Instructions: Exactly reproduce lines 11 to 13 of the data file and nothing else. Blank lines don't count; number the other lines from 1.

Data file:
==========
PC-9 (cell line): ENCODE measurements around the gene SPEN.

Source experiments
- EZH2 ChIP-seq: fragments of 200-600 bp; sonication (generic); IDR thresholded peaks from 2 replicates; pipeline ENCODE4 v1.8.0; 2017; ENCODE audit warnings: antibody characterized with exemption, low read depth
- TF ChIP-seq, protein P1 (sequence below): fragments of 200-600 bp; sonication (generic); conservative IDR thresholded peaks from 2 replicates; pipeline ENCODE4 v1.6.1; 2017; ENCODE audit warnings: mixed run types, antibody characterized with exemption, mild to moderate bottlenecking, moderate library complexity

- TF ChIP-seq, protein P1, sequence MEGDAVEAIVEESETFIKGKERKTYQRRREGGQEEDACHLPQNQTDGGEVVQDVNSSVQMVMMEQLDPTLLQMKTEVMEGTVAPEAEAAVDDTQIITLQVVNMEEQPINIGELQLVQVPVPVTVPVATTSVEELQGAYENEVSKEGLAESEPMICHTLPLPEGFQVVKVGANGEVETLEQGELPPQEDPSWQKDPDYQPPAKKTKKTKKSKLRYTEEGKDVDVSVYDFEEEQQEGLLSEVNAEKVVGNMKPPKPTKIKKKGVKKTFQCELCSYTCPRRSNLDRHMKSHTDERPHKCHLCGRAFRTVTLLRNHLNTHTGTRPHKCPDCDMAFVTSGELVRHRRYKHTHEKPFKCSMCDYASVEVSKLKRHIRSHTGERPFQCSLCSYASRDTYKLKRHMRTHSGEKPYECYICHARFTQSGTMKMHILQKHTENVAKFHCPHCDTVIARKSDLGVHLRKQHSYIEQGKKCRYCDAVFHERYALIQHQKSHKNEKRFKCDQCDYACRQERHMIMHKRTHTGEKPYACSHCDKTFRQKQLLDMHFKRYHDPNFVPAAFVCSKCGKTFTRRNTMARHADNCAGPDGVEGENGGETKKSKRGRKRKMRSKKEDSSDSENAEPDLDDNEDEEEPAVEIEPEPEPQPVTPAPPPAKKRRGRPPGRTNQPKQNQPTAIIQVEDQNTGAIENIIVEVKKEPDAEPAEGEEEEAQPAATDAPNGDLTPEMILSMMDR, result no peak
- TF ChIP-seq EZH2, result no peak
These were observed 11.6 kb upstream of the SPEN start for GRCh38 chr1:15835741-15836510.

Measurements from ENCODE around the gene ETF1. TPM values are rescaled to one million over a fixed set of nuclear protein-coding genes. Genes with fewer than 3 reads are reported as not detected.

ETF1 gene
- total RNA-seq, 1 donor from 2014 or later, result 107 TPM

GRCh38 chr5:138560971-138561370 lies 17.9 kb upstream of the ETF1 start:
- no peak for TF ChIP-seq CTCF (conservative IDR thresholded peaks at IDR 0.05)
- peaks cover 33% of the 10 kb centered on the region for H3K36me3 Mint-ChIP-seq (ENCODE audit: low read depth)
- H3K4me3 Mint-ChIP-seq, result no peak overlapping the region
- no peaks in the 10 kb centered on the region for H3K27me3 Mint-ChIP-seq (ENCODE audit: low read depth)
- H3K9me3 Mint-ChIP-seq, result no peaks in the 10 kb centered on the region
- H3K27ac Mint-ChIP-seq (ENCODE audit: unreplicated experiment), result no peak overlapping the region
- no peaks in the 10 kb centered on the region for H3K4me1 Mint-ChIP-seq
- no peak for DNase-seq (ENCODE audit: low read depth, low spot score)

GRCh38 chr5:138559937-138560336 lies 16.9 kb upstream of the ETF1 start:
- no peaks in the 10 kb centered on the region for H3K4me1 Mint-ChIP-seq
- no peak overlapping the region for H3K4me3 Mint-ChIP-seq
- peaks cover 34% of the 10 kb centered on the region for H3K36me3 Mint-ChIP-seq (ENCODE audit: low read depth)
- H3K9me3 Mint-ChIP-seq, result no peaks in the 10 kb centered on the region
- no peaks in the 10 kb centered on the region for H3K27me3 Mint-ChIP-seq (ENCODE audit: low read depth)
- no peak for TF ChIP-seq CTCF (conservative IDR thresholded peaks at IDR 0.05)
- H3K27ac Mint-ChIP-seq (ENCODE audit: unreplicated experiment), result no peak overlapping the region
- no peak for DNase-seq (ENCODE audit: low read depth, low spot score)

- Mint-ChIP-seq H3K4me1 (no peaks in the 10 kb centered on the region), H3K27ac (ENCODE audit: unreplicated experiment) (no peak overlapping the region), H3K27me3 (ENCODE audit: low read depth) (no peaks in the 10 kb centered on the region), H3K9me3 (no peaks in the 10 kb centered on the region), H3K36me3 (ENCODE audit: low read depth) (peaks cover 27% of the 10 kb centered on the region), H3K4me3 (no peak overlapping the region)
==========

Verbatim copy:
GRCh38 chr5:138560971-138561370 lies 17.9 kb upstream of the ETF1 start:
- no peak for TF ChIP-seq CTCF (conservative IDR thresholded peaks at IDR 0.05)
- peaks cover 33% of the 10 kb centered on the region for H3K36me3 Mint-ChIP-seq (ENCODE audit: low read depth)